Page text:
The current NCG is made up of 50% women, including seven BAME members, seven under the age of 30 and five LGBT members. This profile is probably more representative than any other left wing groups inside or outside the Labour Party. Members can get together with other members if they disagree with an NCG decision or want to raise a new campaign priority. If they get a certain percentage signed up an online vote is held There are members councils which are randomly selected where ‘activities, resources and campaigns can be developed’ though these have met pretty erratically during the life of the organisation and its definitely the NCG which is the driving force (with some raising questions about whether fulltimers have too much influence defacto. The random selection method is that also used by Varoufakis’ DIEM and poses challenges traditional ways of organising on the radical left and merits more exploration. On the face of it it would seem to favour an entrenched leadershipAs long as different slates are allowed to compete for the NCG elections with the membership having full access to all positions this seems a reasonably democratic structure where individual members have the final say.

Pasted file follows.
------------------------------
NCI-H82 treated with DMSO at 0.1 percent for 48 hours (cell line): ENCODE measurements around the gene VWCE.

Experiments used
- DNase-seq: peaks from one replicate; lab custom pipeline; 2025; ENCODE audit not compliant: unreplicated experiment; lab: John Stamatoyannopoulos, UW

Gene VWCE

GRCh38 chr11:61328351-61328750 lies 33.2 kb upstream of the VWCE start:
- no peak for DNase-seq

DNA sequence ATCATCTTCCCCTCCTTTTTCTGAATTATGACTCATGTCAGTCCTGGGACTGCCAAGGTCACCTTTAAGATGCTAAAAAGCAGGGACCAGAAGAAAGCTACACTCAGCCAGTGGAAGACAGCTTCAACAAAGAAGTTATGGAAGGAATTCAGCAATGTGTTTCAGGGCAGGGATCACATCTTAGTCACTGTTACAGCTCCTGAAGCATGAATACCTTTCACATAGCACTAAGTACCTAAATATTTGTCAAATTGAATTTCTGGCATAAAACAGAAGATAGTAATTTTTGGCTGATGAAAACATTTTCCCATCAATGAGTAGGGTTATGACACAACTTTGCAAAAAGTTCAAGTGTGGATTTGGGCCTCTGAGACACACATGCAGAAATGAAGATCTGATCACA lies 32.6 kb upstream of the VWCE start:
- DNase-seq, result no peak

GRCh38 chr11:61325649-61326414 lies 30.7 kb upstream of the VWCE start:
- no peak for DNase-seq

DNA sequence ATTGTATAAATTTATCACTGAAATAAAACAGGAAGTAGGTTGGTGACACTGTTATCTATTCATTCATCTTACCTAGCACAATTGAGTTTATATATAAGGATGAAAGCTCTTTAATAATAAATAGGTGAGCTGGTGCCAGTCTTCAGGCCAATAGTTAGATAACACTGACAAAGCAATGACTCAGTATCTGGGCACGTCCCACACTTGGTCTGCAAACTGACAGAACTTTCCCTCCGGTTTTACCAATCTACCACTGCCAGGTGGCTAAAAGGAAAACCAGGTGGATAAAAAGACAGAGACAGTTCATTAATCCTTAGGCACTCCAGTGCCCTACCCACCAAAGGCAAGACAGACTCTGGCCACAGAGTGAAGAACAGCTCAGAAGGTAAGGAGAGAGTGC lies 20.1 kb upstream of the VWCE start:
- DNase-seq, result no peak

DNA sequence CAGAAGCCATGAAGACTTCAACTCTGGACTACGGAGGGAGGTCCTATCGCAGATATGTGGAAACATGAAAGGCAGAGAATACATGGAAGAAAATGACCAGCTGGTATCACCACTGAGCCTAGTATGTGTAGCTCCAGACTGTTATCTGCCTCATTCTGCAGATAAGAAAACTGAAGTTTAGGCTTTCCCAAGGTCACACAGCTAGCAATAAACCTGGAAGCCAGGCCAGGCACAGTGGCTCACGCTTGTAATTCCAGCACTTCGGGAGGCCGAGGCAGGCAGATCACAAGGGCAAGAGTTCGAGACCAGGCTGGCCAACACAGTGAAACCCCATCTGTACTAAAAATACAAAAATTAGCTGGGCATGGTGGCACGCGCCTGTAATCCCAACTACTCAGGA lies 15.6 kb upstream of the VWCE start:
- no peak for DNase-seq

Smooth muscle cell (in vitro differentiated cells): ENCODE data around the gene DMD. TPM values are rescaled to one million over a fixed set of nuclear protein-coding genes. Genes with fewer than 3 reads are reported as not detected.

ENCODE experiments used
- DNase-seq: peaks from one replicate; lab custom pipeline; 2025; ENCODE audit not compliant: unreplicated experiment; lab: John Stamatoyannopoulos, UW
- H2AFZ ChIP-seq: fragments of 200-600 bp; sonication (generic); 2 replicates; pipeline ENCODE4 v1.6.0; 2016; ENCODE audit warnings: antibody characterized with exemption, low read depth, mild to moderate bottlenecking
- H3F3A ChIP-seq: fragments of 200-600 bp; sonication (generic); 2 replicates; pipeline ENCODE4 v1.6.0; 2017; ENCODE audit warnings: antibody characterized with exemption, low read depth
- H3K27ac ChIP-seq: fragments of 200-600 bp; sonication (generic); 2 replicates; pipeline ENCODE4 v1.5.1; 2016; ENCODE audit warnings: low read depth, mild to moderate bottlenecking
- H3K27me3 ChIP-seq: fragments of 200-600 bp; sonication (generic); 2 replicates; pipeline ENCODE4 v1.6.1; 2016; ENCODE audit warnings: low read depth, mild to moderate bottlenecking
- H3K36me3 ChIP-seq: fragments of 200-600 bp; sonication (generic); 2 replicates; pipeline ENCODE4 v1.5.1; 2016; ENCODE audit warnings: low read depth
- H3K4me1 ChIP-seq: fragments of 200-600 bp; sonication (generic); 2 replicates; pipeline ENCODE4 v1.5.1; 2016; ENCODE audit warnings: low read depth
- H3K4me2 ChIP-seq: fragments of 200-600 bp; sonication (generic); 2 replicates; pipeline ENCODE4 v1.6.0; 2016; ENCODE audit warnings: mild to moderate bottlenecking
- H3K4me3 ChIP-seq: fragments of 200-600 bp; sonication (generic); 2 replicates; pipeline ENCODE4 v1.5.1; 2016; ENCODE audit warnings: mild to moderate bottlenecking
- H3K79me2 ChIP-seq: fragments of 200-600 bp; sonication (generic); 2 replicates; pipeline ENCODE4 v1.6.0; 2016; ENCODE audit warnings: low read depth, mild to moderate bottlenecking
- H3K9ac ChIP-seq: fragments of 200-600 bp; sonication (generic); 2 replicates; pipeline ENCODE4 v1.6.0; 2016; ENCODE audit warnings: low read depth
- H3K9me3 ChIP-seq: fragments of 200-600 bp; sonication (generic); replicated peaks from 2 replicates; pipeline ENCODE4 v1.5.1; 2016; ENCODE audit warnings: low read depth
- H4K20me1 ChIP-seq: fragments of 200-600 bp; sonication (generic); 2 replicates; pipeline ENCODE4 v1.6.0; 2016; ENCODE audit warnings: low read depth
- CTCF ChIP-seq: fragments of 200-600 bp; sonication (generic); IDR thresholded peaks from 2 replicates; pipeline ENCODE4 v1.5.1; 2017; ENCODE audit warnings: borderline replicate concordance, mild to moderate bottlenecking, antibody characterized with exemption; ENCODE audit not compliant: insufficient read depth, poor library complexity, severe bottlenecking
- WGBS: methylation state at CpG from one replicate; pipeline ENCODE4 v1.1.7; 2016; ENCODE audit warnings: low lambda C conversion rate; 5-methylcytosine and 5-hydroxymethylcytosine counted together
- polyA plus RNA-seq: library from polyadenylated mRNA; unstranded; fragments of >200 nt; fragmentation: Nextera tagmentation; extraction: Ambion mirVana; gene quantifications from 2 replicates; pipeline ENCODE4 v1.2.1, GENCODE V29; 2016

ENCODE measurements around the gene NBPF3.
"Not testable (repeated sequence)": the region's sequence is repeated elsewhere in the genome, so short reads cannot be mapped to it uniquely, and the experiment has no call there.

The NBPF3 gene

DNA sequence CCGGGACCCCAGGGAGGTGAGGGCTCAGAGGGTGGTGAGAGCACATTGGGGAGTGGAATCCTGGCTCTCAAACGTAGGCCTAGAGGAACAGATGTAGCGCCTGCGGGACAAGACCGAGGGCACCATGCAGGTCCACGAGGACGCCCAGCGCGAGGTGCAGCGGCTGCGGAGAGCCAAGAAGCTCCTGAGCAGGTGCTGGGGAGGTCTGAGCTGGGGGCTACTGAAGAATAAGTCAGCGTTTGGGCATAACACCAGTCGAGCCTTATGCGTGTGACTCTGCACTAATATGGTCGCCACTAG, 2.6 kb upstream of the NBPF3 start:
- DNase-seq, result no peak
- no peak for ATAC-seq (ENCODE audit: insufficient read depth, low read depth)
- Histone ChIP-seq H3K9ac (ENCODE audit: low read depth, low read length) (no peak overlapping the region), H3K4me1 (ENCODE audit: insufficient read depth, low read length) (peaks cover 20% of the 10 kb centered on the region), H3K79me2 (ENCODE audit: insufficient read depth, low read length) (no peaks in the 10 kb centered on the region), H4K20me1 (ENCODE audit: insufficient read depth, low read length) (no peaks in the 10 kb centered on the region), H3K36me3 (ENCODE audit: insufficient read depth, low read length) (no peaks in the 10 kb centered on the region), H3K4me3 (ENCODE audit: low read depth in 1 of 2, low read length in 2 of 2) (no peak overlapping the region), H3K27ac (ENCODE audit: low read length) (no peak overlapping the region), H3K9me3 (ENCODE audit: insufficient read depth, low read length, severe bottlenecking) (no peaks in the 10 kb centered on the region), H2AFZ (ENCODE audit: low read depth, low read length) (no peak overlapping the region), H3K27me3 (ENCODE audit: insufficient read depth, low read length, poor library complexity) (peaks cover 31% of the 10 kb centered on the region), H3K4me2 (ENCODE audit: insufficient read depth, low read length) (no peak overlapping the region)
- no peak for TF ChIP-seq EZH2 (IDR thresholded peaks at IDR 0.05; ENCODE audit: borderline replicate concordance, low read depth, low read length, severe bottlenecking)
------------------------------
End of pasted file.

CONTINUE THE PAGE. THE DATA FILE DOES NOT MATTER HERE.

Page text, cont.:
What has Momentum been doing?


Momentum played a key role in organising a left slate with other left Labour currents for the Labour Party National Executive elections in 2020. This Grassroots Alliance slate won 5 out of the 6 member seats as well as the youth and disabled representatives. Despite Starmer having a majority on this body the presence of a left wing bloc is important, particularly since the trade union representatives on the NEC include a number who do not support the leadership’s positions and are willing to caucus in a new way with the constituency representatives. The level of collaboration between the left TU representatives and those from the CLPS in both welcome and unprecedented.